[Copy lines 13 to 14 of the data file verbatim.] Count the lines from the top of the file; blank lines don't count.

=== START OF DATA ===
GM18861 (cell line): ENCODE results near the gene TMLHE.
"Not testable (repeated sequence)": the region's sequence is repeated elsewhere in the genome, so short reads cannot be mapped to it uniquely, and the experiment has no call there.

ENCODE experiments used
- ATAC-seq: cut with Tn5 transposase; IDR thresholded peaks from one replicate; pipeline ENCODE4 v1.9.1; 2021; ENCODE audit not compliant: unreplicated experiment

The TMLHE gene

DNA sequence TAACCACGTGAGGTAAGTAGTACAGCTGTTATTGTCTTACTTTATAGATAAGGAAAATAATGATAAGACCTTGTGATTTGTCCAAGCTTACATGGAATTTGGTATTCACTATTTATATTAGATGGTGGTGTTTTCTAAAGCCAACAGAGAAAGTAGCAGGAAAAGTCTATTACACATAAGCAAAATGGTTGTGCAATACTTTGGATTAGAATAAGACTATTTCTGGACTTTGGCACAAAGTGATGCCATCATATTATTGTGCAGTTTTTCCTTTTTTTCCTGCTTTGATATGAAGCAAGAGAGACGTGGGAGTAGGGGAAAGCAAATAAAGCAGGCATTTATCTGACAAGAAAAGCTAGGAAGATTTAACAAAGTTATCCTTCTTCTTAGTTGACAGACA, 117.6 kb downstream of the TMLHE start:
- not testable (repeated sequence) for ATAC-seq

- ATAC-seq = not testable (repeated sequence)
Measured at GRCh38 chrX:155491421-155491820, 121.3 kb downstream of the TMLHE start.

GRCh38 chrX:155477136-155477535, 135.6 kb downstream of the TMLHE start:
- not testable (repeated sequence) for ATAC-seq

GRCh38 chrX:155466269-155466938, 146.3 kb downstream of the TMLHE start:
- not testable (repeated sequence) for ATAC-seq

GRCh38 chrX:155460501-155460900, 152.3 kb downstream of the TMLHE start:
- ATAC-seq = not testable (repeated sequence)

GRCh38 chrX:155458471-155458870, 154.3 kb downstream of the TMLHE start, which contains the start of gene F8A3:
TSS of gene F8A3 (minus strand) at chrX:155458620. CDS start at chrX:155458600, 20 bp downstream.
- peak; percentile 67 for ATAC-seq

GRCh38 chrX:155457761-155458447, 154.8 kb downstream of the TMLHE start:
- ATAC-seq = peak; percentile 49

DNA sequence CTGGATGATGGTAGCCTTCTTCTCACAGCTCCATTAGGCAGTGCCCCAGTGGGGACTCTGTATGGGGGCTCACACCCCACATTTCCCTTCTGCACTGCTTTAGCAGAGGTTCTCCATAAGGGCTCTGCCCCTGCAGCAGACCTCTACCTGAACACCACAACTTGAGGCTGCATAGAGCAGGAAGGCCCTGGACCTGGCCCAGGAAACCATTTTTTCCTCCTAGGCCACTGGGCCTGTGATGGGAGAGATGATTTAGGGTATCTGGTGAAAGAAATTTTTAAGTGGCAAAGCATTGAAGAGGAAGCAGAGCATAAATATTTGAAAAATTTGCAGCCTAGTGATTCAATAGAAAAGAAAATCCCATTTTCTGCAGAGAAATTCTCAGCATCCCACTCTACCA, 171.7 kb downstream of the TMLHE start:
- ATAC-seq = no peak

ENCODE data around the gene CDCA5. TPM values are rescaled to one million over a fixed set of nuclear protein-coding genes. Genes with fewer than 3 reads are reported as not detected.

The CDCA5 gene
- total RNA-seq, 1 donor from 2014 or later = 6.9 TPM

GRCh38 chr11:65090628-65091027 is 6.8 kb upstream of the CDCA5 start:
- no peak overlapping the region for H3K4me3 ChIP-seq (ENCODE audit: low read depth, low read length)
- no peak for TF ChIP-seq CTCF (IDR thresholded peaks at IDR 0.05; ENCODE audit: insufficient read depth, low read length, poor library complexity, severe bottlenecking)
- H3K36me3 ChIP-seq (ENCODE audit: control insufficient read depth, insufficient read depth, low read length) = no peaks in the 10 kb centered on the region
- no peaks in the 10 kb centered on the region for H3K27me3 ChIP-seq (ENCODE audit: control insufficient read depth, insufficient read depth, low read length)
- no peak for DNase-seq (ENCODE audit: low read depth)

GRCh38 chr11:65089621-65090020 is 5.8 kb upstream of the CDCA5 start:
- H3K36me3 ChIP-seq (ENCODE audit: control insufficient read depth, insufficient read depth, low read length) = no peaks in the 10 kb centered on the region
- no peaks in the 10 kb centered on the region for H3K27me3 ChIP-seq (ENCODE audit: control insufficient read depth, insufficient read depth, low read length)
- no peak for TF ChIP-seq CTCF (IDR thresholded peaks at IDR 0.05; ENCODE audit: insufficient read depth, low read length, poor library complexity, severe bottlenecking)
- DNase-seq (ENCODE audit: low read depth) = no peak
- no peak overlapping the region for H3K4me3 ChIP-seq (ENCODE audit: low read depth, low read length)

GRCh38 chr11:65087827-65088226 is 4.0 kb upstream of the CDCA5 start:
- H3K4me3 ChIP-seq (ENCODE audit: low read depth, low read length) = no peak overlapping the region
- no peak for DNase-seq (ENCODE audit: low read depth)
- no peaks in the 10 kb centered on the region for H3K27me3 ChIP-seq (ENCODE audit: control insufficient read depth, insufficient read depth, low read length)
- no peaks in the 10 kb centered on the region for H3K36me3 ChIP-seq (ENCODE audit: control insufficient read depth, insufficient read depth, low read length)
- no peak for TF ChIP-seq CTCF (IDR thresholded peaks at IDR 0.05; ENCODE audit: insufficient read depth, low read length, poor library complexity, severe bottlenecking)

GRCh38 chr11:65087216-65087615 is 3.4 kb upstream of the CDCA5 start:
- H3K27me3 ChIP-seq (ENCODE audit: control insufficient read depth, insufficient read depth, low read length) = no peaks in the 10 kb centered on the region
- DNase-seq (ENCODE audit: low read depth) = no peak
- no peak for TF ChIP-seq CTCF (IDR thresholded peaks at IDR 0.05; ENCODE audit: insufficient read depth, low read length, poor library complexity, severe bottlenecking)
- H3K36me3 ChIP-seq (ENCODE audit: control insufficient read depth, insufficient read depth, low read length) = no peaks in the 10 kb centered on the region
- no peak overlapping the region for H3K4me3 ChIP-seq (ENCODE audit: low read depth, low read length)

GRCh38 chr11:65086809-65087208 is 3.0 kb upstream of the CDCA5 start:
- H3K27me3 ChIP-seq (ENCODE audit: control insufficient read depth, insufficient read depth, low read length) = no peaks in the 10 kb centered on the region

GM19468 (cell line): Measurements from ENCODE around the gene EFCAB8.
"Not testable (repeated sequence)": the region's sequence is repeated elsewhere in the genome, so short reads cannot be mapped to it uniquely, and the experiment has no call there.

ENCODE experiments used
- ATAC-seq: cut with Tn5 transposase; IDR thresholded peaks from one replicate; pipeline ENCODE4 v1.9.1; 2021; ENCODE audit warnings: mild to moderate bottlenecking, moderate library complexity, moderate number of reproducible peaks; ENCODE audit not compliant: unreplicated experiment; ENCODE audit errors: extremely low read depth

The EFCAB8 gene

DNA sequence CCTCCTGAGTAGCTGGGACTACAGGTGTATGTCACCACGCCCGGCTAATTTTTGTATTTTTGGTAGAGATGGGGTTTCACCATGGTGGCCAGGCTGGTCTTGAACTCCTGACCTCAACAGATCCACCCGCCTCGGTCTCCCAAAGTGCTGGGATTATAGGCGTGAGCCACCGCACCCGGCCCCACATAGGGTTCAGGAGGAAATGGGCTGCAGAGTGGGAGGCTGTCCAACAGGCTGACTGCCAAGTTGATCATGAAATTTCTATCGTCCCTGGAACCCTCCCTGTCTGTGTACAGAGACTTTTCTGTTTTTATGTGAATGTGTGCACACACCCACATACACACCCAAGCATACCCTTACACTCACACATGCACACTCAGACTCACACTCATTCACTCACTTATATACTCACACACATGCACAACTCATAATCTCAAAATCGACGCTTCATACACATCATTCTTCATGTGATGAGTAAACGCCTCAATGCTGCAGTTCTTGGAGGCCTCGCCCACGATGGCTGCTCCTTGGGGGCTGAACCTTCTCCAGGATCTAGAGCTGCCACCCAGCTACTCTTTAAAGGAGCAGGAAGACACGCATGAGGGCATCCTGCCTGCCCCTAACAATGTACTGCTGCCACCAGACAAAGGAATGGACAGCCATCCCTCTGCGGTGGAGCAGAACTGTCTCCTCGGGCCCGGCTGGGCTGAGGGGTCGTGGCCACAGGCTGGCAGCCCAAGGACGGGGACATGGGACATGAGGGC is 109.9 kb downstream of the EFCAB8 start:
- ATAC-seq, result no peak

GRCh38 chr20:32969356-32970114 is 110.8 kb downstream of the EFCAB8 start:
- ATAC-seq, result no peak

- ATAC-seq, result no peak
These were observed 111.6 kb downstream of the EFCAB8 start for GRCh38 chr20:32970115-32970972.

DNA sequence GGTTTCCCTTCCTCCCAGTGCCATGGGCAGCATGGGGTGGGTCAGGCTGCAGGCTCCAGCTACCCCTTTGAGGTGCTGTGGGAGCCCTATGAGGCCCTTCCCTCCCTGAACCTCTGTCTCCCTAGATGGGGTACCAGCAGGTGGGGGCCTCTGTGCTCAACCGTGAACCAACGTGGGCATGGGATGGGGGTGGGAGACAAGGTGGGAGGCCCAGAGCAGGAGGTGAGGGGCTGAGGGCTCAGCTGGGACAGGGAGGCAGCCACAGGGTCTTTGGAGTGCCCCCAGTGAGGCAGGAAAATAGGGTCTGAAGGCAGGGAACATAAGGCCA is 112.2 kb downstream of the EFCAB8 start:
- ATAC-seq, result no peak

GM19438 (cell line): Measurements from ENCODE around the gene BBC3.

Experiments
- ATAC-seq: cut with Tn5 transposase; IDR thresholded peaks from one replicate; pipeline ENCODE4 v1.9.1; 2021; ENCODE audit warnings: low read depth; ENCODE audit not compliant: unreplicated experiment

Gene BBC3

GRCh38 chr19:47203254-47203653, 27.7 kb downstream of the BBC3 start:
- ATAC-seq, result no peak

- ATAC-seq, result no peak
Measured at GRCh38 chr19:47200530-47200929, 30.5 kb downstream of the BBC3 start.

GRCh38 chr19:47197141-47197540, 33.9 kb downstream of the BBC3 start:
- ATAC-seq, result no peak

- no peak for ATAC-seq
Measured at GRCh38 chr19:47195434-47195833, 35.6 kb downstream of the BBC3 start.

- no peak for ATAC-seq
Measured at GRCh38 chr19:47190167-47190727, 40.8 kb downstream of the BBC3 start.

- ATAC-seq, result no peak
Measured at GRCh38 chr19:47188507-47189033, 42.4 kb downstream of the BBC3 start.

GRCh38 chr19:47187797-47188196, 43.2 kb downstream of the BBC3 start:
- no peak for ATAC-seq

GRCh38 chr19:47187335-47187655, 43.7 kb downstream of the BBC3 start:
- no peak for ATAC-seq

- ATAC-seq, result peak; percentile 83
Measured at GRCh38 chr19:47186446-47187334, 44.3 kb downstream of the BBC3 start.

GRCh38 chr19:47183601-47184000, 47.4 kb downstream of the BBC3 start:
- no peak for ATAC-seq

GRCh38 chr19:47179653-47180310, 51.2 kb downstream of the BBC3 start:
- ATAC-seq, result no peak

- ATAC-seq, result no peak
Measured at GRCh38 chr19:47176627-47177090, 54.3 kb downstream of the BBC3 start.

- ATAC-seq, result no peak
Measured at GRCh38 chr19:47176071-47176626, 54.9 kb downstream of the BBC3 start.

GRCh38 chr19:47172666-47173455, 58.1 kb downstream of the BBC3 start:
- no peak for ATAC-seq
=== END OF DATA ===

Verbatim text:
- not testable (repeated sequence) for ATAC-seq

GRCh38 chrX:155460501-155460900, 152.3 kb downstream of the TMLHE start: